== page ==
- The Vampire review by Count Otto Black
I've never really associated Mexico with vampires. If I was fatally allergic to sunlight it's the last place I'd want to be, except perhaps Mercury. However, according to this film, you'd be surprised how many Mexican villages have a problem with undead Hungarian noblemen rising from their graves in cloaks and tuxedos. Even the scriptwriter knows this is silly, and tries to get around it with one of those extremely specific bits of folklore movies like this often invent to justify supernatural implausibilities. But it's still silly. Though not as silly as the scenes in which the vampire transforms himself into a bat which inexplicably makes seagull noises. It doesn't help that he bears a striking resemblance to The Amazing Criswell.
This odd little film doesn't quite deserve three stars but the clumsy rating system won't let me give it two and a half. The visual quality of the print is extremely good for such an obscure old movie, and you have the options of English dubbing or the original Spanish with subtitles. Unfortunately, even in Spanish the acting ranges from entertainingly hammy, especially the two vampires, to barely adequate, apart from Abel Salazar as the hero, who is simply appalling. He's obviously trying, unsuccessfully, to channel Bob Hope's performance in "The Cat And The Canary" although that was a black comedy and this is supposed to be a serious horror film. Talking of which, I have absolutely no idea why it has an 18 certificate. One brief scene of the vampire attacking a child perhaps pushes it marginally into the 15 bracket, but otherwise it's barely even a 12.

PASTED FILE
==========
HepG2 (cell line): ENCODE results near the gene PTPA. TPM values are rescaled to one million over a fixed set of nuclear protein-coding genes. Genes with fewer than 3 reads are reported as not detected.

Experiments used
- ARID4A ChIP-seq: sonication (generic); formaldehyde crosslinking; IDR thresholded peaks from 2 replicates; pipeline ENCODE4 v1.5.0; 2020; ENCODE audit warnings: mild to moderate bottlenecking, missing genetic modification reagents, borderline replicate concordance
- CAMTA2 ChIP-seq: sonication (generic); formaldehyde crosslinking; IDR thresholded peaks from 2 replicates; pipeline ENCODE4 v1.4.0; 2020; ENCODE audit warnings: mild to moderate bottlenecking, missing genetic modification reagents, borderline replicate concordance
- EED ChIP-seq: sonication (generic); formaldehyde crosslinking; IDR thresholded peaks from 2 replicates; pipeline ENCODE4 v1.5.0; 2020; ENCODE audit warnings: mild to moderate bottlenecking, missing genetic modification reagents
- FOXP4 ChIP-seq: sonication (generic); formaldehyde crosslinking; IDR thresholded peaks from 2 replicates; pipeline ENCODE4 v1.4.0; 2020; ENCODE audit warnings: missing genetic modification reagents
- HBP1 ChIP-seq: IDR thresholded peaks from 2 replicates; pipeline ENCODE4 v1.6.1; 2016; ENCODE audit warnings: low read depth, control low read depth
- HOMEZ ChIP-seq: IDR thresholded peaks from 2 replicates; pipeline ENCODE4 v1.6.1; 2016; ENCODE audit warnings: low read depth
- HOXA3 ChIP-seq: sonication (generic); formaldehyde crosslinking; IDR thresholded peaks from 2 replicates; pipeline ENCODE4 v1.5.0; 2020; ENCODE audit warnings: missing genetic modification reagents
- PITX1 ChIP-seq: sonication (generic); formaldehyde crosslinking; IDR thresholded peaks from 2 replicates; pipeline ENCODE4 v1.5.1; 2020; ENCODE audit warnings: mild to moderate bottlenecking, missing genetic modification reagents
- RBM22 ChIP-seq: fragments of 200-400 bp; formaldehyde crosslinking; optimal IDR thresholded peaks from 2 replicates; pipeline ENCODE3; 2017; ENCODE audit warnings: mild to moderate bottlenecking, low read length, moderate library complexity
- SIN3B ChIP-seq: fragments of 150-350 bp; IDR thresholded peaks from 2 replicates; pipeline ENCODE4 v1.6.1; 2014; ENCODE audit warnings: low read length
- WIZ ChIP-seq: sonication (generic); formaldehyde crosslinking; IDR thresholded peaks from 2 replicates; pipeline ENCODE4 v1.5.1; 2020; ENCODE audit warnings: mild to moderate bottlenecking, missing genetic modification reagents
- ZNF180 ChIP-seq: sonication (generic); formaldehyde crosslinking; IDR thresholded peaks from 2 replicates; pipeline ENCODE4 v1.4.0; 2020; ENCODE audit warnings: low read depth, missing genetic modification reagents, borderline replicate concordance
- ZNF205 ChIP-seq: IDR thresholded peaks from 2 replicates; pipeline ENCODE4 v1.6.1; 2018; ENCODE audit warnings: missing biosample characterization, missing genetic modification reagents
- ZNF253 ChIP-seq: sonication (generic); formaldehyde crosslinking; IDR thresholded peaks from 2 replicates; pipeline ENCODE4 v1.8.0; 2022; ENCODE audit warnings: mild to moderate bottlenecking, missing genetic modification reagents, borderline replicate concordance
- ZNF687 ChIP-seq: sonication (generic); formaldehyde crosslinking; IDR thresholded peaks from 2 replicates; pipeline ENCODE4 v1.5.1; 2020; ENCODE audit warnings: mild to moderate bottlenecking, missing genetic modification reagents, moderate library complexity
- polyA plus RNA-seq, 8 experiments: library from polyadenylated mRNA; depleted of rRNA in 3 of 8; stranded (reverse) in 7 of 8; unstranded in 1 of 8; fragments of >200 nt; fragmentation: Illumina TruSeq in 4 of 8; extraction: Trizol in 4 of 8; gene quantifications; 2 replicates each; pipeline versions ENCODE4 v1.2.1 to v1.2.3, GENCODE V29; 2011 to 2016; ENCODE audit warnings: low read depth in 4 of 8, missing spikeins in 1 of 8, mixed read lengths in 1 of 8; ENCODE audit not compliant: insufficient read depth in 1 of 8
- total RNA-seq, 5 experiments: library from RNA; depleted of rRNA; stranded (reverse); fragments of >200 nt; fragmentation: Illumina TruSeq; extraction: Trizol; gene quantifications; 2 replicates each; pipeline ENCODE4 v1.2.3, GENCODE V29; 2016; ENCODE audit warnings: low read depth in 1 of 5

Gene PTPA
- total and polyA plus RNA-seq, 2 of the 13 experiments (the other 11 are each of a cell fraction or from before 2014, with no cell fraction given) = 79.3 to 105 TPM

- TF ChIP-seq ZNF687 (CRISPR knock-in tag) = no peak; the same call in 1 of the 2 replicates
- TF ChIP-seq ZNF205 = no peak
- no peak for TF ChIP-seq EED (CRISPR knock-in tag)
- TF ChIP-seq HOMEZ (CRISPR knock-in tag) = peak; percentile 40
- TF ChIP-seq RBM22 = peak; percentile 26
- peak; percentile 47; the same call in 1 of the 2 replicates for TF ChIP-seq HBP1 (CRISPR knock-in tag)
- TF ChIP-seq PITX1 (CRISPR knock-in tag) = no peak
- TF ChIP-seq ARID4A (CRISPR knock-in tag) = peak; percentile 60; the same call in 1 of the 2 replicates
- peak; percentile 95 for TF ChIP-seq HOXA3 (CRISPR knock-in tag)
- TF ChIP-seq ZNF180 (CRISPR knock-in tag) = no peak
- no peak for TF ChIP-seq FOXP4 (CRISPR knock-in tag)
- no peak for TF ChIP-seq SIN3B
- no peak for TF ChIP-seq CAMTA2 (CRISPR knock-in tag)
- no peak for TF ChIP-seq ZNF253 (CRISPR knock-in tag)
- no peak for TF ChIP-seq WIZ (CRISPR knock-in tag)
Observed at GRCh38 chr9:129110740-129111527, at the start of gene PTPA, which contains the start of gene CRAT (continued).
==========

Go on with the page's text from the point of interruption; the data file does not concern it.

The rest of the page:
It's not a completely dreadful film, but I can't honestly say it's good. The mist-shrouded sets are well designed and contribute more to the atmosphere than most of the cast do, it does sometimes achieve a moderate degree of creepiness, and there are even a couple of mild shocks. But it's terribly old-fashioned even for 1957, its two main influences being a 1939 Bob Hope comedy and Bela Lugosi's "Dracula" from 1931. It's hard to believe this film came out only a year before Christopher Lee made vampires truly scary again.
It's saddled with a script which completely forgets about one major subplot and often struggles to make any sense at all. Its leading man can't act, and thinks he's in a comedy even though the rest of the cast don't and the scriptwriter hasn't given him any actual jokes. It doesn't help matters that his leading lady can't act either and obviously finds him roughly as attractive as a lump of cold sick. And it could do with a bit less footage of people standing around trying to arrive at screamingly obvious conclusions the audience figured out half an hour ago, and a bit more actual horror. Still, if you're curious to see what a Mexican vampire movie is like, it's worth a look. And the bats doing seagull impressions are hilarious. Though you may be disappointed by the lack of masked wrestlers.
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